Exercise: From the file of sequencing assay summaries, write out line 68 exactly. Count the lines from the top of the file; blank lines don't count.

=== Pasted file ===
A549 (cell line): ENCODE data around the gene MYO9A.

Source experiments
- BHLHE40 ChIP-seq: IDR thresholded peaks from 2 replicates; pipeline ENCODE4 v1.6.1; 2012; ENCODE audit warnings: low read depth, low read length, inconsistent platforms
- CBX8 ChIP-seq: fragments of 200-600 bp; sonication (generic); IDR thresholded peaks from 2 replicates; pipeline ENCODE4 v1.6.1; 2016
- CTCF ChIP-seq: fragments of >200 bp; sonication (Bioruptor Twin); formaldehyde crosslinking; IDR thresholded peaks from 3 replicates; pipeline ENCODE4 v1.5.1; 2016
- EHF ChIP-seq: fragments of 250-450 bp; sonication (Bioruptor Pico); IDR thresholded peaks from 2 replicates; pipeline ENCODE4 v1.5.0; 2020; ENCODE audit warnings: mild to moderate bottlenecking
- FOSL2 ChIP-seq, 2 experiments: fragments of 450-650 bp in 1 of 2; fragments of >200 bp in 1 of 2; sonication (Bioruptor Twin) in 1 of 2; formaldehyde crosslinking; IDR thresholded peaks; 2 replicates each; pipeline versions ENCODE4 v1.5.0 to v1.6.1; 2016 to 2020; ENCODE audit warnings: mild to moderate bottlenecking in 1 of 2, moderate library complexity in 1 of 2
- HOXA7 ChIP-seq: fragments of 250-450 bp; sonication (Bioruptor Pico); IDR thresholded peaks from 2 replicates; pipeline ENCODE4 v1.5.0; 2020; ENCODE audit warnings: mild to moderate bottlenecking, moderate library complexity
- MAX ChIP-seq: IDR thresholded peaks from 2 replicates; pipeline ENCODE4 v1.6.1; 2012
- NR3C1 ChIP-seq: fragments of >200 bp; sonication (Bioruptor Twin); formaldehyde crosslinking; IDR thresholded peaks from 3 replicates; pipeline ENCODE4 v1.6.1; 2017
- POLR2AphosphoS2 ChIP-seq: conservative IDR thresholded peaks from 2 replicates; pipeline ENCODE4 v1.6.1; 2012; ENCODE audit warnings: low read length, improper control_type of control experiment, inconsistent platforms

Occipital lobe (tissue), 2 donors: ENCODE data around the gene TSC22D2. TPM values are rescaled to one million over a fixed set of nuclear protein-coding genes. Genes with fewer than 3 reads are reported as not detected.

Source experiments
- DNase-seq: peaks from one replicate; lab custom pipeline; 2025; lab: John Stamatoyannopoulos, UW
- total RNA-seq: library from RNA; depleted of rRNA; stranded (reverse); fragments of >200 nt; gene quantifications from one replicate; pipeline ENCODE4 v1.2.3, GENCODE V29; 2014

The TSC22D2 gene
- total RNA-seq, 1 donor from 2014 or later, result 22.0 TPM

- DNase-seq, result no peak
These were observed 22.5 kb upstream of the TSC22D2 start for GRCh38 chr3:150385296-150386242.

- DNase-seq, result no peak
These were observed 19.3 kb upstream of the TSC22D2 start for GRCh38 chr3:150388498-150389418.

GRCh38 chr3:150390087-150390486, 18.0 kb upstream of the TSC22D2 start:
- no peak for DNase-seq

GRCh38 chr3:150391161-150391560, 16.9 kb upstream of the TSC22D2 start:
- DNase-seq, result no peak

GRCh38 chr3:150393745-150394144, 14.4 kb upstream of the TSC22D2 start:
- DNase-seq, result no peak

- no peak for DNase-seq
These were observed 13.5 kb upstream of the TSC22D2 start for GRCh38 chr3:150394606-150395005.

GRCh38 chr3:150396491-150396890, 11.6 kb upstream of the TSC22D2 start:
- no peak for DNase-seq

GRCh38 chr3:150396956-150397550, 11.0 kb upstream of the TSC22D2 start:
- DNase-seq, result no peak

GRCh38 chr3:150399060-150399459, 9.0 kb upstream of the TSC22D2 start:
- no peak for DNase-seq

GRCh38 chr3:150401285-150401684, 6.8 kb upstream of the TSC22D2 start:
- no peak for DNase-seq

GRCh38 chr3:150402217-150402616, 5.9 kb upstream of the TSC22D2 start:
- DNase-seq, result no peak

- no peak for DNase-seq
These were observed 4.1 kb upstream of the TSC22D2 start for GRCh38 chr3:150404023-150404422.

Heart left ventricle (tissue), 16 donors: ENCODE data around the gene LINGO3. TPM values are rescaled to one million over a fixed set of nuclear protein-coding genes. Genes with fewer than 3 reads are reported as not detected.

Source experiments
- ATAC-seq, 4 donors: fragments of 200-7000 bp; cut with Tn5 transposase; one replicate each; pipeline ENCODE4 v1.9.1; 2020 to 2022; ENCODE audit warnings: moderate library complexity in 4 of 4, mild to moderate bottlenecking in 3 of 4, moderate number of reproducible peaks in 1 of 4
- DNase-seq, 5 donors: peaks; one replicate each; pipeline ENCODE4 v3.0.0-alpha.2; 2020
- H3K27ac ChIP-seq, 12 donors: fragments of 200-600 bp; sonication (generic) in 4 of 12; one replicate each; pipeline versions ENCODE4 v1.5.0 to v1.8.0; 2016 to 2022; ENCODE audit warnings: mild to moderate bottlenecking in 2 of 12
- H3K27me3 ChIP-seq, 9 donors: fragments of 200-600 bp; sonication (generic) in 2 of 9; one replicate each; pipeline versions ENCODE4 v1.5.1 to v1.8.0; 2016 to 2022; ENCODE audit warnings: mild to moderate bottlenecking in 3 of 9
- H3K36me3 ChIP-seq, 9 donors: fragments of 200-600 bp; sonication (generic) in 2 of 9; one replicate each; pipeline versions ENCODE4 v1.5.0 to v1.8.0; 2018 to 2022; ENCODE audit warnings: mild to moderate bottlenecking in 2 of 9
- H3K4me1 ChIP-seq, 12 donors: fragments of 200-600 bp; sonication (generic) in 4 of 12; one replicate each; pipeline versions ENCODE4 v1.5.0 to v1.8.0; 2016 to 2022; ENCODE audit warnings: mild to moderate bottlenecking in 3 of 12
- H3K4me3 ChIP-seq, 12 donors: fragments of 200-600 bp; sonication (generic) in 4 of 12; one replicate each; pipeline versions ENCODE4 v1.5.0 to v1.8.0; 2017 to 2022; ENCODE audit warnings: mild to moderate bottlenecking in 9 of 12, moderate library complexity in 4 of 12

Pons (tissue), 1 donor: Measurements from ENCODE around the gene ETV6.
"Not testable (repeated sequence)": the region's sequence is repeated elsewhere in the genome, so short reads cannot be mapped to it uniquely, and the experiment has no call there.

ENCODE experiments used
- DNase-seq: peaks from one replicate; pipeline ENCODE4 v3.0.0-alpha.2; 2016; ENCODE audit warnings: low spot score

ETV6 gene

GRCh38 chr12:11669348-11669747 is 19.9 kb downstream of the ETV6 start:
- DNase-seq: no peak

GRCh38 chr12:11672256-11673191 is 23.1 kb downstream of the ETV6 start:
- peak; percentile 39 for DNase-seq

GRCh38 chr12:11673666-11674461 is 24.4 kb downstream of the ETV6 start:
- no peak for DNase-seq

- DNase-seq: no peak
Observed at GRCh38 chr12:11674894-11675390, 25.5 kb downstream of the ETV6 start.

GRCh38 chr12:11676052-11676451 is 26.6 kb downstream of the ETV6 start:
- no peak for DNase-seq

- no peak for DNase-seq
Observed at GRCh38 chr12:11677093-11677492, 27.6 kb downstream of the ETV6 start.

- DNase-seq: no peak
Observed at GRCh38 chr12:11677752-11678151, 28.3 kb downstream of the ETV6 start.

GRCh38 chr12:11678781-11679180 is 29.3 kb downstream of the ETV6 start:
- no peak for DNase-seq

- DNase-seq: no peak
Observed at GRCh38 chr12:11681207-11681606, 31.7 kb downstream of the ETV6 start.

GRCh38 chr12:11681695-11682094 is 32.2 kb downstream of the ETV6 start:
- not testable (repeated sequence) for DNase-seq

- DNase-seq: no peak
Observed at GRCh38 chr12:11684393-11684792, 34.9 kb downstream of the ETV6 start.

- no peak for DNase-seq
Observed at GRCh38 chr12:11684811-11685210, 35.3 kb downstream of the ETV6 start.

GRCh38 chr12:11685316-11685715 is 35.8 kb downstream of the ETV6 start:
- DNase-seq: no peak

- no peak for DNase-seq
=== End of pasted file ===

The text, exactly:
- DNase-seq: no peak